I’ll be joined by Michelle Gilstrap, Ruth Klein, Teresa Moore, Jovita Jenkins, Julia Drake, and Joan Jackson in an all-day workshop. We’ll be talking about Facebook, Twitter, web interviews, TV interviews, how to pitch an agent, e books and more.
Julie Spira with Lisa Johnson Mandell, host of This Week in Careers on Twitter and business.
Mike Michalowicz , on the Toilet Paper Entrepreneur blog curated a list of 37 social media experts with some of our best tips on how to avoid social media blunders.
Social Media and More is proud to be on this list as the number 11 entry with our tip, Tag, You’re Not It.
Many of us are enjoying roaming down memory lane as we reconnect with people from childhood to the present. In your enthusiasm of scanning photos onto Flickr and Facebook, remember don’t tag unappealing photos of people on Facebook or post on your favorite social media sites. The man who tagged a photo of a woman from 35 years ago where she was 50 pounds heavier, got de-friended in a New York minute. When in doubt, don’t.
Thanks to Julie Spira of Social Media And More
For a complete list, visit the TPE blog
With over 500 million members on Facebook, relationship status changes have become the darling of the Internet. One can’t help but notice the red heart appear and disappear on the profiles of our friends and our new friends, better known as the friends-of-friends.
When Michelle Yarn from GalTime.com contacted me to contribute to her article on the topic, I was quick to chime in. Our interview took place over a month before the widely publicized Facebook Breakup Chart appeared on the web, created by David McCandless. We’re heading into the holiday break up season, so here are some excerpts from the post.
Breakups used to be so simple. You get dumped. You cry about it. You get advice from close friends and family. They tell you how much better off you are without him. You cut all ties from your ex. Then, eventually you pick yourself up, dust yourself off and get back into the game.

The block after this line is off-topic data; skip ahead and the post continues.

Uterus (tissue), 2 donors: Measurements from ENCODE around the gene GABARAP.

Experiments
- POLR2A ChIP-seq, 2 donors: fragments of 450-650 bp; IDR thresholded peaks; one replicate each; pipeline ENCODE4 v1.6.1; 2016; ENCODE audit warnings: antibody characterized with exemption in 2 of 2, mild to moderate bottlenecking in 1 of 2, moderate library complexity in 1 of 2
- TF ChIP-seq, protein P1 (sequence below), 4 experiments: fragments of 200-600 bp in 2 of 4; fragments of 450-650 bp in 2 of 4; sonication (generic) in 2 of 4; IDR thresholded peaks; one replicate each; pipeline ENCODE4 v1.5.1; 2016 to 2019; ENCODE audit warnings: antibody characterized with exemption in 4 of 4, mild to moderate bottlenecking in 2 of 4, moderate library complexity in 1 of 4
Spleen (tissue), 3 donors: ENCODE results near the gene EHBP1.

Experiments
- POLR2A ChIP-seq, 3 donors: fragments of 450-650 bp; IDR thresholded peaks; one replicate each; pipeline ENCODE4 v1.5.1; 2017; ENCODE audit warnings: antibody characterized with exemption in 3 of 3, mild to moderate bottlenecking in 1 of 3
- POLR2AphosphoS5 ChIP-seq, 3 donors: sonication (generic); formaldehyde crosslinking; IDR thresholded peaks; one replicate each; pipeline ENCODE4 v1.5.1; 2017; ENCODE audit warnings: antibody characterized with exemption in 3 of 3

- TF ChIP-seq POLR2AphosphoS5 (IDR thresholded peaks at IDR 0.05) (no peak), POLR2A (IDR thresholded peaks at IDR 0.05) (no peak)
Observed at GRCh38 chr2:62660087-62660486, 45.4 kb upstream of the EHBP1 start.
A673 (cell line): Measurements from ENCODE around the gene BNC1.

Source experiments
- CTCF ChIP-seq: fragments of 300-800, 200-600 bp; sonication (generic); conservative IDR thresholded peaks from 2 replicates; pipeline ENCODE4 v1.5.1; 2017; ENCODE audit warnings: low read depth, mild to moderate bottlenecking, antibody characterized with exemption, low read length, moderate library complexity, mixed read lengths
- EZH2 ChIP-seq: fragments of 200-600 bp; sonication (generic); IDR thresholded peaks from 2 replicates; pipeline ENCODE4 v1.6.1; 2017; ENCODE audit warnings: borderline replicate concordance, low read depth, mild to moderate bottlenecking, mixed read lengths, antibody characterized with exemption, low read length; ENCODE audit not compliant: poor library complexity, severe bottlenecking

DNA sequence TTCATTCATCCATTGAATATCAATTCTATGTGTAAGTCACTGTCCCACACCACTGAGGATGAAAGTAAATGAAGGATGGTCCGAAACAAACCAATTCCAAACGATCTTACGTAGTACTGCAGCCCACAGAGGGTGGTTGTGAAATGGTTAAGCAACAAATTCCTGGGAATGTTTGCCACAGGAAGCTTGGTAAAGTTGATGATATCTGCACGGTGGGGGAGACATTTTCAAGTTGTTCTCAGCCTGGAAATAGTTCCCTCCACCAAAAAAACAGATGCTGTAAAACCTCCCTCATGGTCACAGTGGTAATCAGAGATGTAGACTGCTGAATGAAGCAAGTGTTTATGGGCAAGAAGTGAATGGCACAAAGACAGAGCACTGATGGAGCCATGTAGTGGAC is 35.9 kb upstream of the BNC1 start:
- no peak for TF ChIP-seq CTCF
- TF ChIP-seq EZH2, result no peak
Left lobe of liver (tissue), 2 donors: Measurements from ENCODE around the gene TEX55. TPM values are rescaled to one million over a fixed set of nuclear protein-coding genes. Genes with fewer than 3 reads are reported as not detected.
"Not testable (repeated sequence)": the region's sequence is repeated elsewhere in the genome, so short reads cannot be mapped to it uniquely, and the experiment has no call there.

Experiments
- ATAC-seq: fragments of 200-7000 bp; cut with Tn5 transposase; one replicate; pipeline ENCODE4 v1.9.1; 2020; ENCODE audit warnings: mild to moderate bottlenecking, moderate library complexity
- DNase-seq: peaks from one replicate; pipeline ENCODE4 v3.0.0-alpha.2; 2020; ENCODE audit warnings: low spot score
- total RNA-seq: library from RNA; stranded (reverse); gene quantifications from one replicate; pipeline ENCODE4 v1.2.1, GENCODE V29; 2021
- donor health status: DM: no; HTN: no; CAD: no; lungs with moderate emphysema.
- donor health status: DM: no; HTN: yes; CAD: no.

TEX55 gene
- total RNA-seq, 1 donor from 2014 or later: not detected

Yep, those were the good ole days. Those were the days before social networking sites like Facebook splattered your love life across the web like a tabloid. Now, as the Facebook gods have so conveniently pointed out, “It’s Complicated.”
I have a friend (a real life one) who was recently dumped by her boyfriend of three and a half years. When she came to me for advice it started out as your typical breakup pep talk.
While the situation will vary depending on the severity of the split, there are some basic guidelines to help you handle a breakup in the age of Facebook.
According to Julie Spira, social media/relationship expert and author of The Perils of Cyber Dating , one of the most important steps to consider is how to update your status. She says, “I don’t believe singles should constantly change their status from “single” to “in a relationship” to “it’s complicated” and back to “single” for everyone to see. Unless both parties agree on changing their status to “in a relationship” and it’s a serious relationship, no one wants to see the drama. However, it’s the most commented on update you will see on Facebook. People are just curious and want to know the juicy details. If you’re hurt, just delete your status completely to avoid the comments.”
And while many couples will decide to remain friends in real life, the same decision in the world of Facebook can be hell. “When most couples break up, it’s not usually a happy time. More often that not, one has moved on already.” Spira adds, “If you’re still hurting from the split, I suggest de-friending him or her so you don’t have the opportunity to stare at their wall. We can’t help ourselves sometimes due to the curiosity, but it delays the healing process from the one left behind.”
Kelly Spann, a marketing and publicity manager in Virginia, learned this lesson the hard way.
“First off, right after we broke up I totally put him on blast in my status. I was angry, but that definitely wasn’t a classy move. Then I didn’t de-friend him and he didn’t de-friend me. Having to see his status updates, pictures and the various other girls writing things on his wall didn’t help me get over the break up at all.”